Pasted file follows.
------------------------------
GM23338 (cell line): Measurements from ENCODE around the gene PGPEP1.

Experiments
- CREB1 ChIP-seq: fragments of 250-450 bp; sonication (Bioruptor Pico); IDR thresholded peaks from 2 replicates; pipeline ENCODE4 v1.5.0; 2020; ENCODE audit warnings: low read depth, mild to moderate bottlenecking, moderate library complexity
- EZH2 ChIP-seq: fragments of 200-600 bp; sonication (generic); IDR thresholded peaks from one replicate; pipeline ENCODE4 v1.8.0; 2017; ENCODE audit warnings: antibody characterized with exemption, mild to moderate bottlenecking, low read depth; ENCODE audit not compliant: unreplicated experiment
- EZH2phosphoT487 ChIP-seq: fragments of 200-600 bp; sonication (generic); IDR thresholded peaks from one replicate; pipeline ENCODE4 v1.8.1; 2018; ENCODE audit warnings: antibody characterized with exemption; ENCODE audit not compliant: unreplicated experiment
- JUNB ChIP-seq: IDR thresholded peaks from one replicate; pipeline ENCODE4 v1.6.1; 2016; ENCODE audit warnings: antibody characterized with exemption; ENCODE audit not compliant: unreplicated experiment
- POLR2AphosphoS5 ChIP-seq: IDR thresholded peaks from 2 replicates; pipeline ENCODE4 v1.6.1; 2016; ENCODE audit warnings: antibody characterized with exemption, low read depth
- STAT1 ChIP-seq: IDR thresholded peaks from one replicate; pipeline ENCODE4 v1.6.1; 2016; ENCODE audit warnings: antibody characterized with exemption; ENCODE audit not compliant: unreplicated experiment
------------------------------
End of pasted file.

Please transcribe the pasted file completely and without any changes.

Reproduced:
GM23338 (cell line): Measurements from ENCODE around the gene PGPEP1.

Experiments
- CREB1 ChIP-seq: fragments of 250-450 bp; sonication (Bioruptor Pico); IDR thresholded peaks from 2 replicates; pipeline ENCODE4 v1.5.0; 2020; ENCODE audit warnings: low read depth, mild to moderate bottlenecking, moderate library complexity
- EZH2 ChIP-seq: fragments of 200-600 bp; sonication (generic); IDR thresholded peaks from one replicate; pipeline ENCODE4 v1.8.0; 2017; ENCODE audit warnings: antibody characterized with exemption, mild to moderate bottlenecking, low read depth; ENCODE audit not compliant: unreplicated experiment
- EZH2phosphoT487 ChIP-seq: fragments of 200-600 bp; sonication (generic); IDR thresholded peaks from one replicate; pipeline ENCODE4 v1.8.1; 2018; ENCODE audit warnings: antibody characterized with exemption; ENCODE audit not compliant: unreplicated experiment
- JUNB ChIP-seq: IDR thresholded peaks from one replicate; pipeline ENCODE4 v1.6.1; 2016; ENCODE audit warnings: antibody characterized with exemption; ENCODE audit not compliant: unreplicated experiment
- POLR2AphosphoS5 ChIP-seq: IDR thresholded peaks from 2 replicates; pipeline ENCODE4 v1.6.1; 2016; ENCODE audit warnings: antibody characterized with exemption, low read depth
- STAT1 ChIP-seq: IDR thresholded peaks from one replicate; pipeline ENCODE4 v1.6.1; 2016; ENCODE audit warnings: antibody characterized with exemption; ENCODE audit not compliant: unreplicated experiment